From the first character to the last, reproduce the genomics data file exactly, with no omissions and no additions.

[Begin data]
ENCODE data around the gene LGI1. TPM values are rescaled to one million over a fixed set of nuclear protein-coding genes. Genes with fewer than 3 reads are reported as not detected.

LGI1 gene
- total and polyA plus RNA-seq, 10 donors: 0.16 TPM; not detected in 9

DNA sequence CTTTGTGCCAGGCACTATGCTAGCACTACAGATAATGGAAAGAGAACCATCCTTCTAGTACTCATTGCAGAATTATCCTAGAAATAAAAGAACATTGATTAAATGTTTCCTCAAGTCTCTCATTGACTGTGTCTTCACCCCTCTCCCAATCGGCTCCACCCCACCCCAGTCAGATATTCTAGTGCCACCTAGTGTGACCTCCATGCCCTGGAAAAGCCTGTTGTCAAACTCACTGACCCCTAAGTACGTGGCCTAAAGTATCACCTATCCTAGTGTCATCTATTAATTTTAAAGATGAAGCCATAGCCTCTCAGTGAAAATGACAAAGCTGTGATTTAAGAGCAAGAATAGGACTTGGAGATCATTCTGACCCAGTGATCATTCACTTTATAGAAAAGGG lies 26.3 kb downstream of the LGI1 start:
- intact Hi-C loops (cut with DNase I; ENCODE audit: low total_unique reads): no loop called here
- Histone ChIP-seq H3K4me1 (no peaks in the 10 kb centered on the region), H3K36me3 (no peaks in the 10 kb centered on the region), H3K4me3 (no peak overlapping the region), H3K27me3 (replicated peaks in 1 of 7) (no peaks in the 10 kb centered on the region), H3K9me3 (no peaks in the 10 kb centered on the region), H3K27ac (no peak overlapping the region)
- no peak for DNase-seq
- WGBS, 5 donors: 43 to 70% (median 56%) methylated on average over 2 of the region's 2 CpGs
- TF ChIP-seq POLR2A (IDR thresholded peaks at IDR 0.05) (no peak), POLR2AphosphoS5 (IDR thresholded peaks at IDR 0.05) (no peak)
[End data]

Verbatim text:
ENCODE data around the gene LGI1. TPM values are rescaled to one million over a fixed set of nuclear protein-coding genes. Genes with fewer than 3 reads are reported as not detected.

LGI1 gene
- total and polyA plus RNA-seq, 10 donors: 0.16 TPM; not detected in 9

DNA sequence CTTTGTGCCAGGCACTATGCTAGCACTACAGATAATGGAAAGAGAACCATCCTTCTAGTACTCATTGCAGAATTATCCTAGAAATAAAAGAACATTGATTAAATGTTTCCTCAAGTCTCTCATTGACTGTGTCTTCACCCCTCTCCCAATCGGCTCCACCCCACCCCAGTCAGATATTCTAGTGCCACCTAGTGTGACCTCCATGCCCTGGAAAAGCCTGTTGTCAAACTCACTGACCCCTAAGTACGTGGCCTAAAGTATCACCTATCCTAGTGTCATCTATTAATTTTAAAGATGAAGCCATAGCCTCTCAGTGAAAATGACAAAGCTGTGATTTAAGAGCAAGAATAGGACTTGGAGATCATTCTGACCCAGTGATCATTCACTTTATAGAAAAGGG lies 26.3 kb downstream of the LGI1 start:
- intact Hi-C loops (cut with DNase I; ENCODE audit: low total_unique reads): no loop called here
- Histone ChIP-seq H3K4me1 (no peaks in the 10 kb centered on the region), H3K36me3 (no peaks in the 10 kb centered on the region), H3K4me3 (no peak overlapping the region), H3K27me3 (replicated peaks in 1 of 7) (no peaks in the 10 kb centered on the region), H3K9me3 (no peaks in the 10 kb centered on the region), H3K27ac (no peak overlapping the region)
- no peak for DNase-seq
- WGBS, 5 donors: 43 to 70% (median 56%) methylated on average over 2 of the region's 2 CpGs
- TF ChIP-seq POLR2A (IDR thresholded peaks at IDR 0.05) (no peak), POLR2AphosphoS5 (IDR thresholded peaks at IDR 0.05) (no peak)